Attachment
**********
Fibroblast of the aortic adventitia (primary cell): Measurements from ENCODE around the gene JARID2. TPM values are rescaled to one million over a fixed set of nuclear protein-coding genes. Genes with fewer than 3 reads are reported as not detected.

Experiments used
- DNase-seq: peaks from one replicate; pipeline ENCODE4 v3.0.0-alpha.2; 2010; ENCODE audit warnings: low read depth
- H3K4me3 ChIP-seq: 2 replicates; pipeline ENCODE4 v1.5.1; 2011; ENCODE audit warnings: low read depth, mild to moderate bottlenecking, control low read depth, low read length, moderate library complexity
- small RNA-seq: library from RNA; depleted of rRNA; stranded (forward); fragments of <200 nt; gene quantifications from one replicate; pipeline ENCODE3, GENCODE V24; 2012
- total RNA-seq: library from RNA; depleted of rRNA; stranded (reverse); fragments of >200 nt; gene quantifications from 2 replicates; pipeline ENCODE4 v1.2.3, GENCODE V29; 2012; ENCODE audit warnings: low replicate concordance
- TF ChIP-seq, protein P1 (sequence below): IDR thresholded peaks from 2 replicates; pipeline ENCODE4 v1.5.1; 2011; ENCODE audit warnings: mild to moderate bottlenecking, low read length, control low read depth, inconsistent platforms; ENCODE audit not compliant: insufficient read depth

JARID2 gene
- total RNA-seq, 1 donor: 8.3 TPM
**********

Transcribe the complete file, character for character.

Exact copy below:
Fibroblast of the aortic adventitia (primary cell): Measurements from ENCODE around the gene JARID2. TPM values are rescaled to one million over a fixed set of nuclear protein-coding genes. Genes with fewer than 3 reads are reported as not detected.

Experiments used
- DNase-seq: peaks from one replicate; pipeline ENCODE4 v3.0.0-alpha.2; 2010; ENCODE audit warnings: low read depth
- H3K4me3 ChIP-seq: 2 replicates; pipeline ENCODE4 v1.5.1; 2011; ENCODE audit warnings: low read depth, mild to moderate bottlenecking, control low read depth, low read length, moderate library complexity
- small RNA-seq: library from RNA; depleted of rRNA; stranded (forward); fragments of <200 nt; gene quantifications from one replicate; pipeline ENCODE3, GENCODE V24; 2012
- total RNA-seq: library from RNA; depleted of rRNA; stranded (reverse); fragments of >200 nt; gene quantifications from 2 replicates; pipeline ENCODE4 v1.2.3, GENCODE V29; 2012; ENCODE audit warnings: low replicate concordance
- TF ChIP-seq, protein P1 (sequence below): IDR thresholded peaks from 2 replicates; pipeline ENCODE4 v1.5.1; 2011; ENCODE audit warnings: mild to moderate bottlenecking, low read length, control low read depth, inconsistent platforms; ENCODE audit not compliant: insufficient read depth

JARID2 gene
- total RNA-seq, 1 donor: 8.3 TPM